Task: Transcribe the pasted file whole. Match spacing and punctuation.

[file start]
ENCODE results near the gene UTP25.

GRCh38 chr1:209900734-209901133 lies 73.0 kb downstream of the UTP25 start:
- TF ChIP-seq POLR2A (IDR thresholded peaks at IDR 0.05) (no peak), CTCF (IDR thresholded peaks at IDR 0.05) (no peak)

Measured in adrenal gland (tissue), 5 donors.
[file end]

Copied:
ENCODE results near the gene UTP25.

GRCh38 chr1:209900734-209901133 lies 73.0 kb downstream of the UTP25 start:
- TF ChIP-seq POLR2A (IDR thresholded peaks at IDR 0.05) (no peak), CTCF (IDR thresholded peaks at IDR 0.05) (no peak)

Measured in adrenal gland (tissue), 5 donors.